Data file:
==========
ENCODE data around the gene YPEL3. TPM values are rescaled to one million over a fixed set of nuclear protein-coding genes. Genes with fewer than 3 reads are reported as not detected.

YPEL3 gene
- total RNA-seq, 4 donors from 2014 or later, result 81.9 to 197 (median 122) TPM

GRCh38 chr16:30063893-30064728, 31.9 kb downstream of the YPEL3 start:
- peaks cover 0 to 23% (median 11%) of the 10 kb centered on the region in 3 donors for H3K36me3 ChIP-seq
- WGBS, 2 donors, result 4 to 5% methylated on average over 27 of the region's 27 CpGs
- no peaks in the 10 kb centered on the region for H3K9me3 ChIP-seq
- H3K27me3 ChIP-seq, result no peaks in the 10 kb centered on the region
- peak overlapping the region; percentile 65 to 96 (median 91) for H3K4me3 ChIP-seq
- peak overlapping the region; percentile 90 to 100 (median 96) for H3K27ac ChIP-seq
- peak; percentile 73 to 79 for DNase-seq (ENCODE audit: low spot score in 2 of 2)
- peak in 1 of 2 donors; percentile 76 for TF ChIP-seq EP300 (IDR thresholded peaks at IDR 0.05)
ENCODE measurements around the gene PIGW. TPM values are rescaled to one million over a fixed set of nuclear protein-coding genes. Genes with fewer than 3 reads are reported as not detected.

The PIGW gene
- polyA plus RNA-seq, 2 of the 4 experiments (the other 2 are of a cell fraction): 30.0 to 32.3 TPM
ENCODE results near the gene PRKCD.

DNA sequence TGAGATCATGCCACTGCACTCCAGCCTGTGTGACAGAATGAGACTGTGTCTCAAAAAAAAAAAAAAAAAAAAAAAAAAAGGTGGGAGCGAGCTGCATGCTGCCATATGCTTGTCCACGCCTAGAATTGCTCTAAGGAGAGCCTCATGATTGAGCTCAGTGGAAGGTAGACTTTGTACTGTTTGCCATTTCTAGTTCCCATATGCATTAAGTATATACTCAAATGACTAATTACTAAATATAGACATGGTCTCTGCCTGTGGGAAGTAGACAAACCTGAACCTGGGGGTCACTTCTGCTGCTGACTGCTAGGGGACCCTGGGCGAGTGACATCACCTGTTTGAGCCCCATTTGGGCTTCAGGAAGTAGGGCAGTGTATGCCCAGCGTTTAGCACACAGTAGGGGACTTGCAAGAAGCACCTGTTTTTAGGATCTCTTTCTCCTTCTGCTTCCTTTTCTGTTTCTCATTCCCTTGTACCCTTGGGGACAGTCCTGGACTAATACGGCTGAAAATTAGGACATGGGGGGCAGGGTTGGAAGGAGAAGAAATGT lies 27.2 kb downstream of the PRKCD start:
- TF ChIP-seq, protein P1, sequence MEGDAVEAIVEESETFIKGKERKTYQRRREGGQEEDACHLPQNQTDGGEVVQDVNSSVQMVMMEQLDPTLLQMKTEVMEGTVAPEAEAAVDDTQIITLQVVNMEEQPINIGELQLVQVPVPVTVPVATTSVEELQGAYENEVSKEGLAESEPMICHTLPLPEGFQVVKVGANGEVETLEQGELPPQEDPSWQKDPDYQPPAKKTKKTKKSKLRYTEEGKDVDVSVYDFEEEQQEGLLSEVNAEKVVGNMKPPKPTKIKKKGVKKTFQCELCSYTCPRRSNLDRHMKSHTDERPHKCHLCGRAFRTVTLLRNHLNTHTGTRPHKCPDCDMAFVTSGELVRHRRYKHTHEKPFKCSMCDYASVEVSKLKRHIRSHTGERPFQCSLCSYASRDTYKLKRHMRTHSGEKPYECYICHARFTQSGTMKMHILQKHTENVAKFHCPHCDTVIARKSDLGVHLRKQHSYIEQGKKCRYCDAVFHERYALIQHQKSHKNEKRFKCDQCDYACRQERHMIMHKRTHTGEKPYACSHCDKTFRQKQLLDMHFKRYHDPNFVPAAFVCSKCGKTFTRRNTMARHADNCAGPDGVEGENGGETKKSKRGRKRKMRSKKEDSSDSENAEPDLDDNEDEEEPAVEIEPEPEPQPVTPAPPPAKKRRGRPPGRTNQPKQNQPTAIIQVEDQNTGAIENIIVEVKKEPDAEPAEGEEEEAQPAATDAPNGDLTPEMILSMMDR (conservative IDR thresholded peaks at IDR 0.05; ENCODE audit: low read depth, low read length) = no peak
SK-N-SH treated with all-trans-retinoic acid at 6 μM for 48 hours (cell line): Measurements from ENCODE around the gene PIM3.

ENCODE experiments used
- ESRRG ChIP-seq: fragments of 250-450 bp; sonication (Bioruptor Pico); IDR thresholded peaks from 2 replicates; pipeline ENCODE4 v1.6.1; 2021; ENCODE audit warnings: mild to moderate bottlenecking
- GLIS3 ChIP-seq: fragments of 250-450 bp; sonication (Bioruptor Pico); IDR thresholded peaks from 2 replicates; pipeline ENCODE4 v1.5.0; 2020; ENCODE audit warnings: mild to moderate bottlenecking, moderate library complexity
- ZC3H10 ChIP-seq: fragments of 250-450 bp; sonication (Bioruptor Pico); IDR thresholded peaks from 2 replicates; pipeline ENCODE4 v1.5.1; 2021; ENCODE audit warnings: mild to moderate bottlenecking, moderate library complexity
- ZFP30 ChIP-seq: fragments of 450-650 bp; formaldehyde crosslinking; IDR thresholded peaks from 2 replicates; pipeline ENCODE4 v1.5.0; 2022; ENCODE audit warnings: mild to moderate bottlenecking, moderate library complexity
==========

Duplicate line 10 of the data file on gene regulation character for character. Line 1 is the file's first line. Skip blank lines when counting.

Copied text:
- peak overlapping the region; percentile 90 to 100 (median 96) for H3K27ac ChIP-seq